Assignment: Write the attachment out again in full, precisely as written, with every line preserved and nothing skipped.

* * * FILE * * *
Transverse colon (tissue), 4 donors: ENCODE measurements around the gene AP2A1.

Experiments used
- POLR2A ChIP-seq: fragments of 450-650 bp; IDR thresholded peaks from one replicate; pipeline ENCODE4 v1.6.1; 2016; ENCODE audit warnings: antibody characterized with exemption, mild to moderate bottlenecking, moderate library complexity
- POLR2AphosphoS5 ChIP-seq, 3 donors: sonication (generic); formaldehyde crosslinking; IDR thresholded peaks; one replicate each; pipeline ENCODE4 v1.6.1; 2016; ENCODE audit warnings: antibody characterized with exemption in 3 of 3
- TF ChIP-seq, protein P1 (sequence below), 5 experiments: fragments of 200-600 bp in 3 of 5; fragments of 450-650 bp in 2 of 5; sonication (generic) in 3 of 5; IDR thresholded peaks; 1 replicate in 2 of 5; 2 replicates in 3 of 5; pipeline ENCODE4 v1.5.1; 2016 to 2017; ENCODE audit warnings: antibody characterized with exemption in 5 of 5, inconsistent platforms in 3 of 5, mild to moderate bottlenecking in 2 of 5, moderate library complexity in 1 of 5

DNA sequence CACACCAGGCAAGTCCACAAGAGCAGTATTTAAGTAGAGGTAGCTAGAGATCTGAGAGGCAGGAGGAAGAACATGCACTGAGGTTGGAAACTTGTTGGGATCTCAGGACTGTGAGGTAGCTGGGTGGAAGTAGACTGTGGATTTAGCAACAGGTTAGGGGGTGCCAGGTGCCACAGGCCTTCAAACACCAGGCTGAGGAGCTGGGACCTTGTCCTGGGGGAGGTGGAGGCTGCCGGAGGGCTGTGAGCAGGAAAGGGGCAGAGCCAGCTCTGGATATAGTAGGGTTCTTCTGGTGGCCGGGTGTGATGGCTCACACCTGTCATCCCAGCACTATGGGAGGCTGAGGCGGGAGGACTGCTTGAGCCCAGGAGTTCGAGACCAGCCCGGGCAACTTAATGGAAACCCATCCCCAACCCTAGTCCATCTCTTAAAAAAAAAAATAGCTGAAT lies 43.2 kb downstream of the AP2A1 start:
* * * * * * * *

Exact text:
Transverse colon (tissue), 4 donors: ENCODE measurements around the gene AP2A1.

Experiments used
- POLR2A ChIP-seq: fragments of 450-650 bp; IDR thresholded peaks from one replicate; pipeline ENCODE4 v1.6.1; 2016; ENCODE audit warnings: antibody characterized with exemption, mild to moderate bottlenecking, moderate library complexity
- POLR2AphosphoS5 ChIP-seq, 3 donors: sonication (generic); formaldehyde crosslinking; IDR thresholded peaks; one replicate each; pipeline ENCODE4 v1.6.1; 2016; ENCODE audit warnings: antibody characterized with exemption in 3 of 3
- TF ChIP-seq, protein P1 (sequence below), 5 experiments: fragments of 200-600 bp in 3 of 5; fragments of 450-650 bp in 2 of 5; sonication (generic) in 3 of 5; IDR thresholded peaks; 1 replicate in 2 of 5; 2 replicates in 3 of 5; pipeline ENCODE4 v1.5.1; 2016 to 2017; ENCODE audit warnings: antibody characterized with exemption in 5 of 5, inconsistent platforms in 3 of 5, mild to moderate bottlenecking in 2 of 5, moderate library complexity in 1 of 5

DNA sequence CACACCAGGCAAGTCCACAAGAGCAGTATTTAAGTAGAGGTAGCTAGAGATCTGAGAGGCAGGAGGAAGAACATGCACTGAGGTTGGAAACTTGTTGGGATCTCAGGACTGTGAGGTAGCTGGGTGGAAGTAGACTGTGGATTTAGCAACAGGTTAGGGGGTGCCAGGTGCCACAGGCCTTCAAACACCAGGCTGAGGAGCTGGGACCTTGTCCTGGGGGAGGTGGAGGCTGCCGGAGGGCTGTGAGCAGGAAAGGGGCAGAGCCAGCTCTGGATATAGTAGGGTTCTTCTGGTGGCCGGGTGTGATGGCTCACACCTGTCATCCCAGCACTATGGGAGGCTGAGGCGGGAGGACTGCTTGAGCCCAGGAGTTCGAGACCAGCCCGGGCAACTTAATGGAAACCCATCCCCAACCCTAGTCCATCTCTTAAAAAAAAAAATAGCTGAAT lies 43.2 kb downstream of the AP2A1 start: